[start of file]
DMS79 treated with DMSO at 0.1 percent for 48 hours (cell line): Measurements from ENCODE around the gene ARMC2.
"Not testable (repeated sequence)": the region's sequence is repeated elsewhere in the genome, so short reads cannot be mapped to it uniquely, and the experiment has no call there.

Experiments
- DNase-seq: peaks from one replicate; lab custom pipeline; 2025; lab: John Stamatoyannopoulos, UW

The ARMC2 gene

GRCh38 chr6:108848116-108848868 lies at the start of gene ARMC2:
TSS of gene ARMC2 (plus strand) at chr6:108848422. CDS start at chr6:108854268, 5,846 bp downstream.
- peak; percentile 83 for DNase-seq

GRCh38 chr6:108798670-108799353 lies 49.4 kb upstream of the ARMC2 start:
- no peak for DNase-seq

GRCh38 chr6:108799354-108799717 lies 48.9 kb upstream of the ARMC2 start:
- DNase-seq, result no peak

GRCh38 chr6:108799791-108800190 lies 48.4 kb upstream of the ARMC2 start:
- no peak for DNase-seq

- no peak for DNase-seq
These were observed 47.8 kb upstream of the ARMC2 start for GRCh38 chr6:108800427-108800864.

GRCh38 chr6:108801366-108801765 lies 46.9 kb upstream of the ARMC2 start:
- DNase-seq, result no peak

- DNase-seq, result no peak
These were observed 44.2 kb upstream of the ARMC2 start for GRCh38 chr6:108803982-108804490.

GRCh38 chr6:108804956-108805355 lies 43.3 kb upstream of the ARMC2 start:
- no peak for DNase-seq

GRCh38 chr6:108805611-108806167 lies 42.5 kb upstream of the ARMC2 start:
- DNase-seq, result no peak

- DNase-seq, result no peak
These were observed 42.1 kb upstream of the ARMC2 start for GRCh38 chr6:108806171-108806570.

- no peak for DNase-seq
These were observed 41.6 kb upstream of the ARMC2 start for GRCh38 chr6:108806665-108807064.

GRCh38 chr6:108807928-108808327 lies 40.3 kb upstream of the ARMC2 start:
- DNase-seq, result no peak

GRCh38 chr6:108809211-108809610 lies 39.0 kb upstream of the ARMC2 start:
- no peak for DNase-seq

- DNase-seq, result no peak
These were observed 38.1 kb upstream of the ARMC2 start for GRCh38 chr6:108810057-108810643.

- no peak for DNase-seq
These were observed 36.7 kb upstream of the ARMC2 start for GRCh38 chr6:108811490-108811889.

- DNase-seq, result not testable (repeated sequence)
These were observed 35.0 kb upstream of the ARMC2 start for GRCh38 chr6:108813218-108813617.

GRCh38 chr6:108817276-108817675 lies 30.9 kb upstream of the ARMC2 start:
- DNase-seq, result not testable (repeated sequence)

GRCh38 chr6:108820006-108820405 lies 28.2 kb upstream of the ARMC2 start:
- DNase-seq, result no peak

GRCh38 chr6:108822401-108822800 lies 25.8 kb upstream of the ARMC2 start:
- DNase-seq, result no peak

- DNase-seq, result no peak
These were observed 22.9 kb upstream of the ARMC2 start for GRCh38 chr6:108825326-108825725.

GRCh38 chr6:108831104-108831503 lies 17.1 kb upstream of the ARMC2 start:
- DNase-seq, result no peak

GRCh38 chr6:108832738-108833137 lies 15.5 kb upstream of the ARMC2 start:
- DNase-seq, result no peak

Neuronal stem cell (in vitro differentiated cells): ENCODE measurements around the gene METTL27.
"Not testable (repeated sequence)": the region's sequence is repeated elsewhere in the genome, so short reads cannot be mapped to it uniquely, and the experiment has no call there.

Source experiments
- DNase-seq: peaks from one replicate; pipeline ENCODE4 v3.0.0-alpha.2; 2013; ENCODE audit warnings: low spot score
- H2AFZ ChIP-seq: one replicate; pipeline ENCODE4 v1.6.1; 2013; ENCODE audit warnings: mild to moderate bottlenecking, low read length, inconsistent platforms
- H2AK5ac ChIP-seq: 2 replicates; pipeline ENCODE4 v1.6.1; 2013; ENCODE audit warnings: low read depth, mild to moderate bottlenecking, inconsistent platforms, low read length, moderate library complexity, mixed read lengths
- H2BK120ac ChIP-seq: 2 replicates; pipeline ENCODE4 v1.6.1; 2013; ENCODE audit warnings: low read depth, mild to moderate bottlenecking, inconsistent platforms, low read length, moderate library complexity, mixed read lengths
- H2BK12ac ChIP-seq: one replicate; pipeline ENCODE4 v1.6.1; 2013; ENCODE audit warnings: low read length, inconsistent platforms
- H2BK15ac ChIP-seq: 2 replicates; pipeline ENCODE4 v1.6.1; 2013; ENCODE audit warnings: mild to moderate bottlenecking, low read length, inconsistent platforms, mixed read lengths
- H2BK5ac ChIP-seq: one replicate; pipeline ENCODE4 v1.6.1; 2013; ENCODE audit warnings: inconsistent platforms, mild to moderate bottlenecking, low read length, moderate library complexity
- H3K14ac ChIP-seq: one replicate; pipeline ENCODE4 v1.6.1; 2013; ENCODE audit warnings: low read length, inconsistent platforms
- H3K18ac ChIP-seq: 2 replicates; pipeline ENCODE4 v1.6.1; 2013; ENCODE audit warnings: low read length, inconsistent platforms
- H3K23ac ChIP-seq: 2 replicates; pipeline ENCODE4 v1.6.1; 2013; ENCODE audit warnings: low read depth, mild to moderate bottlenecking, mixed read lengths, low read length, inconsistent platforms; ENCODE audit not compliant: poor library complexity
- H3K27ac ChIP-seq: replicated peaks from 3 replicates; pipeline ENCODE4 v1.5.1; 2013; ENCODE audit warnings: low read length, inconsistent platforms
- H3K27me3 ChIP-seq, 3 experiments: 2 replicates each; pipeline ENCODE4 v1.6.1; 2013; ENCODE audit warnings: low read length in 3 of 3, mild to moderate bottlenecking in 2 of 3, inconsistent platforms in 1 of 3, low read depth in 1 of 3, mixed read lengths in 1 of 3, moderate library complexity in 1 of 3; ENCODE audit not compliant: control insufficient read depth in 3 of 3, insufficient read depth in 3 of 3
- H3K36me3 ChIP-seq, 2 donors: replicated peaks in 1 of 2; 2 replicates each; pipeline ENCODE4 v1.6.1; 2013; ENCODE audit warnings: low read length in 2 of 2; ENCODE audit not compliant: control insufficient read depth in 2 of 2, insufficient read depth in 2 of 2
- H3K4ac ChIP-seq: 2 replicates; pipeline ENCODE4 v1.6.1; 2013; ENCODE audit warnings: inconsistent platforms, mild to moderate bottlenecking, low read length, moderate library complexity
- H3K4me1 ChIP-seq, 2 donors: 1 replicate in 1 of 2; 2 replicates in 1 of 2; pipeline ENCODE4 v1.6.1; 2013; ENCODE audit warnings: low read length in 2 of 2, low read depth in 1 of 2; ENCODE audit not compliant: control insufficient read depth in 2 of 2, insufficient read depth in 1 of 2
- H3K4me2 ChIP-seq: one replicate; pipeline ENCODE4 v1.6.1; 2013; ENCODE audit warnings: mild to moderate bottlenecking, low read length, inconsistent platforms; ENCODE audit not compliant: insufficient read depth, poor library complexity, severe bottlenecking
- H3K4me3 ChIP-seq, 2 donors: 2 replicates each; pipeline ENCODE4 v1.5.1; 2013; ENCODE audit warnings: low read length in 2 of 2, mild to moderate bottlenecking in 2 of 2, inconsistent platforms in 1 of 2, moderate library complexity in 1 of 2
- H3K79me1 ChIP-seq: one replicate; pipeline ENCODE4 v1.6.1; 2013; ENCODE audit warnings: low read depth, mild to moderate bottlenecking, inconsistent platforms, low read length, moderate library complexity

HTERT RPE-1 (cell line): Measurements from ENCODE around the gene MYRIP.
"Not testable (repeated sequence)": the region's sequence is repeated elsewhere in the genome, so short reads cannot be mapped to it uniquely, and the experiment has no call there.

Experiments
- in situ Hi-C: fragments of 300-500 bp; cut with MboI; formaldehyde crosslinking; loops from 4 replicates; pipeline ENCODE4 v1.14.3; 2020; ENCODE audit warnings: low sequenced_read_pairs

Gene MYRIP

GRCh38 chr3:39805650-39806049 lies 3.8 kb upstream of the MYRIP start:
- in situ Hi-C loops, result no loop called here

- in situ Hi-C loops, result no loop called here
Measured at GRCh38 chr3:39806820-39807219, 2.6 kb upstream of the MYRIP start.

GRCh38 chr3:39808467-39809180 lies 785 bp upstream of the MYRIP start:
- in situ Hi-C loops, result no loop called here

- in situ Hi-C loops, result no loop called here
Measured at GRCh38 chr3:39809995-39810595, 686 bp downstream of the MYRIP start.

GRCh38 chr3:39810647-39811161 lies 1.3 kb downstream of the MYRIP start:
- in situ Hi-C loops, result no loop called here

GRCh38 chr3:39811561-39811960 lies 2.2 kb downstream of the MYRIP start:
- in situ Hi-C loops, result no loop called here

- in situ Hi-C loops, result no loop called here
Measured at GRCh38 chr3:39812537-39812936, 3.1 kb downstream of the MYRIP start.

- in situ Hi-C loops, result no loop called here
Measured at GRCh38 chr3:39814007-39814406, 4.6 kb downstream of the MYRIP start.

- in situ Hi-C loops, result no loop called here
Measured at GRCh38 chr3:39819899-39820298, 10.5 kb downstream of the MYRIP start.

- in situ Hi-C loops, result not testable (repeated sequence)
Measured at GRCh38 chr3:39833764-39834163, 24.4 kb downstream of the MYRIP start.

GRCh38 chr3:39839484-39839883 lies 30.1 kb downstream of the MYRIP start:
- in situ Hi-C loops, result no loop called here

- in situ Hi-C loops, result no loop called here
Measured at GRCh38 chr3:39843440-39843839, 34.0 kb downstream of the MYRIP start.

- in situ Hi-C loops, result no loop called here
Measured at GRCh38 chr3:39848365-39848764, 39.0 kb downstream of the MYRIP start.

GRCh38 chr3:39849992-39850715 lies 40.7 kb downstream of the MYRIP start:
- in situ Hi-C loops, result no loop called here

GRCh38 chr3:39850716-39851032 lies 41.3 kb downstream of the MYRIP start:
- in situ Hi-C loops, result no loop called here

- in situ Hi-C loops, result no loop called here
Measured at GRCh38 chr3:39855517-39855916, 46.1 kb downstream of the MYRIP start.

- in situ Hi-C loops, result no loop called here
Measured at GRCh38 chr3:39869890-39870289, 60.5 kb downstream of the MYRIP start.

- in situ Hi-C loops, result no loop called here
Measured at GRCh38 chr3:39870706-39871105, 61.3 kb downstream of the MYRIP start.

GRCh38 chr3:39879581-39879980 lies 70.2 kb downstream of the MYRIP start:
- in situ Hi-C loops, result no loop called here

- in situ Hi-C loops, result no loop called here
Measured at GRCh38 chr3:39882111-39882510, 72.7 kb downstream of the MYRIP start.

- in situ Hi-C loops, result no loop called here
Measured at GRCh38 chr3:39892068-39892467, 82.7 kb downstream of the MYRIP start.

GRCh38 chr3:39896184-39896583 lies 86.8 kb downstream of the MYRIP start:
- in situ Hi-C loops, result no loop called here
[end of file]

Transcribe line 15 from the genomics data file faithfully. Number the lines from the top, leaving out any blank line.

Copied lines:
- no peak for DNase-seq